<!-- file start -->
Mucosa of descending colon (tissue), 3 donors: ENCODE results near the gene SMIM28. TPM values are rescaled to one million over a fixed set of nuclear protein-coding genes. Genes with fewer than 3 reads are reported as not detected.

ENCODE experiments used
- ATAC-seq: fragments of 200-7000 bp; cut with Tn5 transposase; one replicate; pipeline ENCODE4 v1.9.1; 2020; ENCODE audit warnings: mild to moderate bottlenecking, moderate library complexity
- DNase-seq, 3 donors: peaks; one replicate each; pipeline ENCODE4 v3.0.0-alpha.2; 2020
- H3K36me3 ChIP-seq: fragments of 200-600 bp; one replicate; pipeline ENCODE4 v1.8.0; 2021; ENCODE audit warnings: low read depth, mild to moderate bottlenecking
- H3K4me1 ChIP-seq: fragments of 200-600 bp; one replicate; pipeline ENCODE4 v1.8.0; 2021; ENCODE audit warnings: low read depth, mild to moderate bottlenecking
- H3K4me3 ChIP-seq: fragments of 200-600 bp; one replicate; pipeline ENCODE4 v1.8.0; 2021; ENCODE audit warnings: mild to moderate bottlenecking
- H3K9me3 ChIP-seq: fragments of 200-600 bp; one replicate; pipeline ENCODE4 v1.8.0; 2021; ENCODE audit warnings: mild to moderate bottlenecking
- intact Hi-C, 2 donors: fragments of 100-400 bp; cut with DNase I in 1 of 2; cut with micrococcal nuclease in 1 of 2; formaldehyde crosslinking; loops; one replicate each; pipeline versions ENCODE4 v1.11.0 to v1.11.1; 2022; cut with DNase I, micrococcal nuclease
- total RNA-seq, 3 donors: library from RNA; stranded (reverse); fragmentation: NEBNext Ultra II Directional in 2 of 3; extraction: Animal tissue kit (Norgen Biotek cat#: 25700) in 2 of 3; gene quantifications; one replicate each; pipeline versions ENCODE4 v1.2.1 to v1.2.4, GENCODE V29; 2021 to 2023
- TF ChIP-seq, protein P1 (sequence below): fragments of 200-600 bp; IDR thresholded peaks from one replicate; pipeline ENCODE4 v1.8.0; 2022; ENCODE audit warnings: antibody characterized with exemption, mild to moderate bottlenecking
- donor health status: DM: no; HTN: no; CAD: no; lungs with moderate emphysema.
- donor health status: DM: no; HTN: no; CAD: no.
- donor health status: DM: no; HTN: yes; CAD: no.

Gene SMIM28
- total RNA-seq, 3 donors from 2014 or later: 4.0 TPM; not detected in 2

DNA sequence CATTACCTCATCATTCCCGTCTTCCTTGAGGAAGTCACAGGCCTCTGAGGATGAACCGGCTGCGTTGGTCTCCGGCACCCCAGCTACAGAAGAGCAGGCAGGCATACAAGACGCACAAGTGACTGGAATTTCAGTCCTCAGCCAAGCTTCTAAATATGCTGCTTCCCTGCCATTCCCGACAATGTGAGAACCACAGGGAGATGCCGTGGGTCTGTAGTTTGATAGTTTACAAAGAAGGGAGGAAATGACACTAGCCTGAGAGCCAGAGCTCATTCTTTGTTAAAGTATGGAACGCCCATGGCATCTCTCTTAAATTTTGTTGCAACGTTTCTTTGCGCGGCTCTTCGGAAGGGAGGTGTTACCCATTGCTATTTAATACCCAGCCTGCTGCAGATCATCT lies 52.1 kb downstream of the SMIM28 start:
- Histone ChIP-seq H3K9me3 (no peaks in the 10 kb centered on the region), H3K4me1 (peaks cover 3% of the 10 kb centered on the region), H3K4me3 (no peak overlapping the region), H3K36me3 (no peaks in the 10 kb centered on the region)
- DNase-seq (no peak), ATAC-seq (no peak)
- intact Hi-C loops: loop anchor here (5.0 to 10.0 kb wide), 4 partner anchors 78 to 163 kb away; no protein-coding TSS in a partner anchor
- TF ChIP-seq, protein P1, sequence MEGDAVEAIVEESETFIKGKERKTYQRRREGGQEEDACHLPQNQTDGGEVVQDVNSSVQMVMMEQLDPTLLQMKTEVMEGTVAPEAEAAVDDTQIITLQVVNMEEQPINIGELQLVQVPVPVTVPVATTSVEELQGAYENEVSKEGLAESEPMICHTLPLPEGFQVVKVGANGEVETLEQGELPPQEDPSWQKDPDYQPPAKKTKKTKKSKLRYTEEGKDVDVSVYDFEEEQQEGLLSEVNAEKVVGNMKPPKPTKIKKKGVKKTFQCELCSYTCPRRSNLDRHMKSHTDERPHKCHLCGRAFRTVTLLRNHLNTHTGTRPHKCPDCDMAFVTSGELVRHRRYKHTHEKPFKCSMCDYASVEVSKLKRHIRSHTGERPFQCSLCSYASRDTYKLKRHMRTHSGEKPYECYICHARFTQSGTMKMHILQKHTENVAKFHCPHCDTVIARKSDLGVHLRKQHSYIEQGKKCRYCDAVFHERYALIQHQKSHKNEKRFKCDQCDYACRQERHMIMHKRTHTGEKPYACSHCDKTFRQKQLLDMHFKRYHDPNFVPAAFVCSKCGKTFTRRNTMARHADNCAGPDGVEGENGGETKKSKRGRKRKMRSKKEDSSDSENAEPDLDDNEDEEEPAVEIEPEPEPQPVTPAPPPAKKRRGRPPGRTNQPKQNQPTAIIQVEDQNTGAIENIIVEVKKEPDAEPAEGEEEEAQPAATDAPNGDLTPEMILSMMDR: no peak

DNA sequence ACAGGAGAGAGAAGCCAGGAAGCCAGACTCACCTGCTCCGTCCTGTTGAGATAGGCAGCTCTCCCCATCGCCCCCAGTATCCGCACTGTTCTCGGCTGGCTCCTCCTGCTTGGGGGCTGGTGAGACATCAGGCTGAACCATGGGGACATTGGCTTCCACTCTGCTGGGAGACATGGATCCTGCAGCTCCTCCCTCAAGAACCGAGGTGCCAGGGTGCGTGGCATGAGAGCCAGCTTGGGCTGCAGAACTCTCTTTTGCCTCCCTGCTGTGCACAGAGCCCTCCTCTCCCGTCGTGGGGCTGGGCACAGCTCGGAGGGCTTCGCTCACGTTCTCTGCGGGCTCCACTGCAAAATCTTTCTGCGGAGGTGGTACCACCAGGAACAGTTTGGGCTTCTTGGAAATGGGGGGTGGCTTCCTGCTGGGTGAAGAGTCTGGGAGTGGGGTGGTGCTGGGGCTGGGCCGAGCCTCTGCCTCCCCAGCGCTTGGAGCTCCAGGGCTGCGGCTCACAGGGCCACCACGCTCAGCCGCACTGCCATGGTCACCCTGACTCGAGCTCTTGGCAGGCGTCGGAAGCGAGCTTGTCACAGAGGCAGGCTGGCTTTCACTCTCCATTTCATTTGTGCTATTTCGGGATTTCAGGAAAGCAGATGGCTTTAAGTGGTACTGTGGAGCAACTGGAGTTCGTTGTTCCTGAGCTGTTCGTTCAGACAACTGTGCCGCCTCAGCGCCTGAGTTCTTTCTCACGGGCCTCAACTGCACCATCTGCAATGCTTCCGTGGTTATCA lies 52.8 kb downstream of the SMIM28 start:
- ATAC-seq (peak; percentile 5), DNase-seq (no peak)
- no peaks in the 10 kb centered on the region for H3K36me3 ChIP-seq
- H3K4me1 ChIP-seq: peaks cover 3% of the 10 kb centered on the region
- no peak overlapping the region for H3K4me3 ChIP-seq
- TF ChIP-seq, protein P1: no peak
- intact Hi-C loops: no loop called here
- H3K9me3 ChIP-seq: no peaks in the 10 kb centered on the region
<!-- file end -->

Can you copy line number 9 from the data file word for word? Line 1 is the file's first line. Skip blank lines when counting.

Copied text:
- intact Hi-C, 2 donors: fragments of 100-400 bp; cut with DNase I in 1 of 2; cut with micrococcal nuclease in 1 of 2; formaldehyde crosslinking; loops; one replicate each; pipeline versions ENCODE4 v1.11.0 to v1.11.1; 2022; cut with DNase I, micrococcal nuclease